Question Do Livebearers Develop Eggs Without A Male?

JoeCamaro

Well Known Member
Messages
932
Reaction score
742
Points
138
Experience
1 year
Weird question, heh?
I have 3 female platies in my 46 gallon community tank. One of them I bought pregnant about a year and a half ago, the other one is her daughter, born in my tanks and the 3rd one was given to me when she was a fry. The first one hasn't been in contact with a male since I got her and her daughter and the 3rd one haven't been in contact with males since they were old enough to sex them and separate from their brothers (over a year ago).
However mom and daughter seem to be full of eggs regularly. I can tell because they are yellow and I can see the eggs. The 3rd one is red and although she looks fat, I can't see the eggs if she has them.
The only other livebearer in that tank is a male guppy and although he chases them all the time, I know they can't crossbreed.

Now, do female livebearers develop and discard eggs regularly or do they need a male to start the process at all? Or is the courtship from the guppy making them "get ready" even if the can't mate?

I'm guessing female livebearers develop eggs that may be discarded or reabsorbed if not fertilized.

Today I saw the daughter platy very big and her gravid spot was dark, unlike usual when I can see clear eggs which seemed odd to me.

I'm not expecting platy/guppy hybryds, as I said, I know these species do not crossbreed. I just want to know about livebearer egg development.

Thanks!
Joe
 
  • Thread starter
  • Thread Starter
  • #3

JoeCamaro

Well Known Member
Messages
932
Reaction score
742
Points
138
Experience
1 year
Hmmm very interesting. I don’t know the answer but I would like some pictures :)
I'll have to post them tomorrow. I tried to catch the daughter to get some photos, but the tank is planted and I have driftwood, I couldn't catch her and she is hiding now. I'll try tomorrow at feeding time.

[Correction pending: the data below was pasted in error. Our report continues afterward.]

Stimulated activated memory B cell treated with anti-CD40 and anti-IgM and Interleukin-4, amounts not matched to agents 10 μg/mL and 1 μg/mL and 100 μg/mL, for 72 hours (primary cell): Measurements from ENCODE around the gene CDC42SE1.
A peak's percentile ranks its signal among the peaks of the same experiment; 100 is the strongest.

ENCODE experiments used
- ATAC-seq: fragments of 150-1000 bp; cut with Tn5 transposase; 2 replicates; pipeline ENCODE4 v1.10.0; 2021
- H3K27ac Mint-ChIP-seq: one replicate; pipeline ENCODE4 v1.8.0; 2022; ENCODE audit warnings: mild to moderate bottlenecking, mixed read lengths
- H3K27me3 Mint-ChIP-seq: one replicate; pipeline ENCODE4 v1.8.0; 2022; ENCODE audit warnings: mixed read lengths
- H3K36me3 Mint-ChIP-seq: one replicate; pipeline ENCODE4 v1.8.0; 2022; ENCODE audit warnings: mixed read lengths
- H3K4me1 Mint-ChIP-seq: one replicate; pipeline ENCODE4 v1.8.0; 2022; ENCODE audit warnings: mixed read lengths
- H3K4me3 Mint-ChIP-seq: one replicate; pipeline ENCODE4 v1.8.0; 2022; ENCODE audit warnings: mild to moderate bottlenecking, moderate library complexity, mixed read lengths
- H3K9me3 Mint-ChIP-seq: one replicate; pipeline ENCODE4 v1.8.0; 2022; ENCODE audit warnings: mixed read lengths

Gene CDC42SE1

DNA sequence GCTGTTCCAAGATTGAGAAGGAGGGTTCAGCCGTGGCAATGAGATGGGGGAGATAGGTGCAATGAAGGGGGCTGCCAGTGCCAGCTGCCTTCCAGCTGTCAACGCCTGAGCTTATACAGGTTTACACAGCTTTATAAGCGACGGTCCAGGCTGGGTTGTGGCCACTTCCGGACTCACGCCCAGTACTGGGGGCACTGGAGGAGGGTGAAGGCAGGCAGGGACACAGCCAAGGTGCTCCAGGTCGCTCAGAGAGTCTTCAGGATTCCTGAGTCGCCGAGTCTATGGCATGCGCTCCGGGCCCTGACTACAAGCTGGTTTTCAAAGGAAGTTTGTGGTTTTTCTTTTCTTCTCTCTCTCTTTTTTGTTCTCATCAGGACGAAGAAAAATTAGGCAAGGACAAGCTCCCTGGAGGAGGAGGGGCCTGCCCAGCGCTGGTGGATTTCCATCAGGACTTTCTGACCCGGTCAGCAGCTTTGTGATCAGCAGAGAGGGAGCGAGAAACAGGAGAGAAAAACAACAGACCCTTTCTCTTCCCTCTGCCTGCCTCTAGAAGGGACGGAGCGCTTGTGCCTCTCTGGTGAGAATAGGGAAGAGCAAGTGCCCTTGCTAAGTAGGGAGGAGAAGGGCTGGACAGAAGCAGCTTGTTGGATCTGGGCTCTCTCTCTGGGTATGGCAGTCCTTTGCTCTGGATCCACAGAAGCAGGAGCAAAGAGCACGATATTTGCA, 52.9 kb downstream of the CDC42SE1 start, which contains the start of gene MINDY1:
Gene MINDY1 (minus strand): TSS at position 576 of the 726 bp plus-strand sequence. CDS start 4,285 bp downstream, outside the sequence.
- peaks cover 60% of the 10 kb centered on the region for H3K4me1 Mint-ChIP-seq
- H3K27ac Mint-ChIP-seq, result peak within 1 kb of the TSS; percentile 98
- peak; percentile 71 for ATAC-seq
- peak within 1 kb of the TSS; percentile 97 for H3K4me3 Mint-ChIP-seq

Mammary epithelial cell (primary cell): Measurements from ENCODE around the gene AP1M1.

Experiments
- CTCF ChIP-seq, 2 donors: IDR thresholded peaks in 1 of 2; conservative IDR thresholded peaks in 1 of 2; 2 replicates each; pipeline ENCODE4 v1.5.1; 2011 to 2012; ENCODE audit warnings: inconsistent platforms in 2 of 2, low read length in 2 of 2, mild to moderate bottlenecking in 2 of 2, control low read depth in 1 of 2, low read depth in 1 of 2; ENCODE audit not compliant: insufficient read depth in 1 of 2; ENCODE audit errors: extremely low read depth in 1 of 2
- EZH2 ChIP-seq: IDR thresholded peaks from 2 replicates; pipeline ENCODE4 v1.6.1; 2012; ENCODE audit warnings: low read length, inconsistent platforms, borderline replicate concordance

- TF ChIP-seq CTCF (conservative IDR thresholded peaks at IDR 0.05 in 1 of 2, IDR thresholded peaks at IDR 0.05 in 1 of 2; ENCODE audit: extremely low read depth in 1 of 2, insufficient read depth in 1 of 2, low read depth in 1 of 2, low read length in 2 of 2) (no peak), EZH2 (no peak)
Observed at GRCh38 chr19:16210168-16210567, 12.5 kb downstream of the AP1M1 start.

Leilio

Valued Member
Messages
69
Reaction score
59
Points
28
Experience
Just started
I know that some female livebearer can store the sperm of males up to six months. It is also possible that the male guppy cross breed with your platy, sometimes it can happen. pulled from the internet "if you want to breed livebearers, then you should keep one species per tank. Or keep species that don't hybridise, ie: guppies and platies, or swordtails and mollies."
 
  • Thread starter
  • Thread Starter
  • #5

JoeCamaro

Well Known Member
Messages
932
Reaction score
742
Points
138
Experience
1 year
I know that some female livebearer can store the sperm of males up to six months. It is also possible that the male guppy cross breed with your platy, sometimes it can happen. pulled from the internet "if you want to breed livebearers, then you should keep one species per tank. Or keep species that don't hybridise, ie: guppies and platies, or swordtails and mollies."
Exactly, guppies and platies can't hybridize. That's what I have in my tank.
 

esqueff

Valued Member
Messages
89
Reaction score
69
Points
28
Experience
5 years
I know that some female livebearer can store the sperm of males up to six months. It is also possible that the male guppy cross breed with your platy, sometimes it can happen. pulled from the internet "if you want to breed livebearers, then you should keep one species per tank. Or keep species that don't hybridise, ie: guppies and platies, or swordtails and mollies."
Guppy’s and Molly’s can hybridize as well as platys can with swordtails. But that’s it.
 
  • Thread starter
  • Thread Starter
  • #7

JoeCamaro

Well Known Member
Messages
932
Reaction score
742
Points
138
Experience
1 year
I'm guessing female livebearers develop eggs that may be discarded or reabsorbed if not fertilized, but I'd like to know for sure :)
 

emeraldking

Well Known Member
Messages
1,469
Reaction score
1,324
Points
248
Experience
More than 10 years
Well, ovoviviparous livebearer females don't need a male to develop eggs. That's just nature.

It's not actually the difference between genera but guppies and platies can't hybridize because the genitals are just not compatible. A male of the other species may chase a female of another kind the whole day and try to mate but an actual mating won't take place in this case.

What Leilio mentioned overhere that sperm can be stored by females up to 6 months ain't correct. They can even store it for over a year. Only the quality of the sperm will reduce when being stored for so long.

And yes, eggs can be discarded or even reabsorbed by the female in certain circumstances.
 
  • Thread starter
  • Thread Starter
  • #10

JoeCamaro

Well Known Member
Messages
932
Reaction score
742
Points
138
Experience
1 year
Thank you very much for the information. Exactly what I was looking for.
 
Toggle Sidebar

Aquarium Calculator

Follow FishLore!





Top Bottom